The Police Complaints Authority (PCA) can investigate criminal offences involving police officers, police corruption (as defined in the PCA Act) and serious police misconduct, PCA chairman Gillian Lucky said yesterday.
Her statement sent to the Express came one day after both Attorney General Anand Ramlogan and Senior Counsel Martin Daly raised questions about whether the PCA had legal jurisdiction to investigate the issue of the alleged reactivation of the Flying Squad.
Lucky said according to Section 21(1) (b) of the PCA Act, the PCA can "undertake enquiries into, or audits of, any aspect of police activities for the purpose of ascertaining whether there is police corruption or serious police misconduct, or circumstances that may be conducive to both".
According to s. 21 (1) (e) of the act, the PCA can "gather evidence that may be admissible in the prosecution of a person who is not a police officer for a criminal offence in relation to the Police Service and to furnish that evidence to the Director of Public Prosecutions," she noted. "To suggest therefore that the PCA is limited to the role of investigating criminal offences involving police officers, police corruption and serious police misconduct is inaccurate," Lucky said.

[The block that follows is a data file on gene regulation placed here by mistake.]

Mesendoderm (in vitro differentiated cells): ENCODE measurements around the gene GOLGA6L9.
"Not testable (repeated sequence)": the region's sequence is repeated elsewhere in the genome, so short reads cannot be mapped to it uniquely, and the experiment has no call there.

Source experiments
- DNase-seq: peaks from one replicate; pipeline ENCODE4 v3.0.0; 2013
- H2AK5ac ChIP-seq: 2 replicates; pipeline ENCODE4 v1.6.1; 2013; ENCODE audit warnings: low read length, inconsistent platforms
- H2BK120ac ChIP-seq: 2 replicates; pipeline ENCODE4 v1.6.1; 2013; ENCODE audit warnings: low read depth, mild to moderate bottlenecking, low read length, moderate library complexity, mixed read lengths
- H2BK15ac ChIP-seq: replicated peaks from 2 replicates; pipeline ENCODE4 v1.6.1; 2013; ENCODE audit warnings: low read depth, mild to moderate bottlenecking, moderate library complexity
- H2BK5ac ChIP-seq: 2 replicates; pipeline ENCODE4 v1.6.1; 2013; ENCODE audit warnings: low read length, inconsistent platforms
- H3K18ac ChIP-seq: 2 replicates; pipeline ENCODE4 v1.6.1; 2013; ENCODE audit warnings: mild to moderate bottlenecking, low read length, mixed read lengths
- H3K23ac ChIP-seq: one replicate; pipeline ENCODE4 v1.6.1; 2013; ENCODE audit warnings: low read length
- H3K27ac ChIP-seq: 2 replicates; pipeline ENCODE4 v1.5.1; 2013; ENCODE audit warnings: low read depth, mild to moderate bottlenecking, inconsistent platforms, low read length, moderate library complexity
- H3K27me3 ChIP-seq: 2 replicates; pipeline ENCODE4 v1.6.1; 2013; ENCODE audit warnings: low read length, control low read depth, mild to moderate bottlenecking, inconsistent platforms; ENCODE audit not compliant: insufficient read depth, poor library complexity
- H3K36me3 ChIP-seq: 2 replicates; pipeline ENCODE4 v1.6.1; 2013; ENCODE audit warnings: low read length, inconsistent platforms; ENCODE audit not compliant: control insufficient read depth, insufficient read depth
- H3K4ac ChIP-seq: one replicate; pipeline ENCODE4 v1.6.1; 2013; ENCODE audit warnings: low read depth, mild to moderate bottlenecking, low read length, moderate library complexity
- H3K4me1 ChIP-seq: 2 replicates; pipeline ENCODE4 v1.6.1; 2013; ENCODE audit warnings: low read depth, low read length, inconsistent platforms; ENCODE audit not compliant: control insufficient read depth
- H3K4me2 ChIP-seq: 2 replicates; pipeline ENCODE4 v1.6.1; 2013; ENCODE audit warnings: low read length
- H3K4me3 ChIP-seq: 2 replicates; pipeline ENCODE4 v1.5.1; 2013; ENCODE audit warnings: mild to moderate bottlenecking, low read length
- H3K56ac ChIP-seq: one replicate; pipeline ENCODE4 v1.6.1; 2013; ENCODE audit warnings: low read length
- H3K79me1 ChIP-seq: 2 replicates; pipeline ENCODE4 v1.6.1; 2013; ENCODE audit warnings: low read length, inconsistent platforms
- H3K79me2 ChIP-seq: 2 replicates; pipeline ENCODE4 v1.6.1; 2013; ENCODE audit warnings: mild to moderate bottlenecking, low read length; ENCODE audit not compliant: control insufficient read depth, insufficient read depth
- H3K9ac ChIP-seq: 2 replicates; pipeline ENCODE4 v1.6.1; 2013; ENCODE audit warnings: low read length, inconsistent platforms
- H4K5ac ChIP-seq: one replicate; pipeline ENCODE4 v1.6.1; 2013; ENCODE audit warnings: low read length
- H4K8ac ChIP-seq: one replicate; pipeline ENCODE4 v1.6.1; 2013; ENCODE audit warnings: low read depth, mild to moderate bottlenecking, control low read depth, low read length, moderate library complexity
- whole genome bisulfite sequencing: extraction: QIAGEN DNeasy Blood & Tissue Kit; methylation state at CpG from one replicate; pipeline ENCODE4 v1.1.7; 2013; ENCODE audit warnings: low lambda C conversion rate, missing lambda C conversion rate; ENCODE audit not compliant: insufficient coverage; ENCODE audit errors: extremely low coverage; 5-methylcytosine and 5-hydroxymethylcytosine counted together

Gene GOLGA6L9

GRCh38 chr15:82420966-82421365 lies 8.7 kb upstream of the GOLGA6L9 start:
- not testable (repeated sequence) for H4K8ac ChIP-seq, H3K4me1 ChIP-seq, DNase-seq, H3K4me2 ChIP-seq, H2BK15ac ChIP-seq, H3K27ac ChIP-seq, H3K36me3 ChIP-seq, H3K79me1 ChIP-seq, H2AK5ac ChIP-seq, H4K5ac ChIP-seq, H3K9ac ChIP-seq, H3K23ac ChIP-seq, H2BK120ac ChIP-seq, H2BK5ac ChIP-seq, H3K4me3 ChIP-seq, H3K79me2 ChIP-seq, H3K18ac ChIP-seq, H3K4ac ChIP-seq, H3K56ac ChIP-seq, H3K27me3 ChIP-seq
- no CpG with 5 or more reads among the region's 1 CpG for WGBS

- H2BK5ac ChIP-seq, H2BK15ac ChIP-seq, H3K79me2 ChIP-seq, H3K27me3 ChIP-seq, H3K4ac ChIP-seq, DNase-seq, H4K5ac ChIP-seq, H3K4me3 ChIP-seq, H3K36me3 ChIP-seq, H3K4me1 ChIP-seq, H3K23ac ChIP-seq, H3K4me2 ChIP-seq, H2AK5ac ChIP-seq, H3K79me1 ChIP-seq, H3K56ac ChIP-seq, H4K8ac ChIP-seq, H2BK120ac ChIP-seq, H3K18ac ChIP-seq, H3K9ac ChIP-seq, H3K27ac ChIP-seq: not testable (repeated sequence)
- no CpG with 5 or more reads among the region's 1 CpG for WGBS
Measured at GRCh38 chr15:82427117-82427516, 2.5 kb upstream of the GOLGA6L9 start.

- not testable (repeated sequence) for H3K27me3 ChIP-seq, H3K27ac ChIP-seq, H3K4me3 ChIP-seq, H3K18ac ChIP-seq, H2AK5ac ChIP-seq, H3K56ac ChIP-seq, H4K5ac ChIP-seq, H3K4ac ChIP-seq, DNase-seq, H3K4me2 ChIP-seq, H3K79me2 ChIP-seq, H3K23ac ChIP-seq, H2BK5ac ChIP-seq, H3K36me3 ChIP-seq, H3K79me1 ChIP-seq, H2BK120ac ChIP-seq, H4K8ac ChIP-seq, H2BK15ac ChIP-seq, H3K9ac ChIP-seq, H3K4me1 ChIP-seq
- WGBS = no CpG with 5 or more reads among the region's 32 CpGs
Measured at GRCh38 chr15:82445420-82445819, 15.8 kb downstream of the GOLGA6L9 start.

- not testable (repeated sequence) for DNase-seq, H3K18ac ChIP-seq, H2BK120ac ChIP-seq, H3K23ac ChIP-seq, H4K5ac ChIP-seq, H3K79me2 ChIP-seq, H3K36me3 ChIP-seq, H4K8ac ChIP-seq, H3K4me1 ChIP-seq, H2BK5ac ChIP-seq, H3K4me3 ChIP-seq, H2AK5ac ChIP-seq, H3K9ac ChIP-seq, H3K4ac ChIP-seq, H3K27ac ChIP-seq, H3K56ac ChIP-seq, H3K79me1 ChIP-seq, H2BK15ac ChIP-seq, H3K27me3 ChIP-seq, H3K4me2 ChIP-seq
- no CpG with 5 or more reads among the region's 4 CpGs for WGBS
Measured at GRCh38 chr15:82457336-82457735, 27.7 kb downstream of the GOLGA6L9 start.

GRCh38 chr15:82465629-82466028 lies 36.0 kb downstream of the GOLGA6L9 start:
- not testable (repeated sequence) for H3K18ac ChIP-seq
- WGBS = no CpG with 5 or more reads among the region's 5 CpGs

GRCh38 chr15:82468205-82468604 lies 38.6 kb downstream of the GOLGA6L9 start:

Further, she said, as it relates to the New Flying Squad Investigation Unit (NFSIU), it has been stated that a decision was made to refer the report of the Ministry of National Security, Honourable Jack Warner and Mr Garvin Heerah, former strategic adviser at the Ministry of National Security to the acting Commissioner of Police, "for an investigation into any alleged wrongdoings, unlawful conduct and/or action by any or all persons purported to be involved in this matter".
If, at any time during the course of his investigation, or on the face of the reports either individually or collectively, the commissioner receives information of any criminal offence involving police officers, police corruption or serious police misconduct, then according to s. 48 (2) of the PCA Act, the acting Commissioner of Police "shall immediately inform the Authority of the investigation in writing and the Authority shall have the sole responsibility for dealing with those matters", Lucky pointed out.
She added: "In any event, the PCA is also empowered to monitor an investigation conducted by the acting Commissioner of Police in relation to any matter dealing with criminal offences involving police officers, police corruption and serious police misconduct and to undertake audits of those investigations.
"It is hoped that the information provided will assist in a greater understanding of the functions of the PCA generally, and the role it is playing specifically in the matter of the alleged existence and operation of the New Flying Squad Investigations Unit."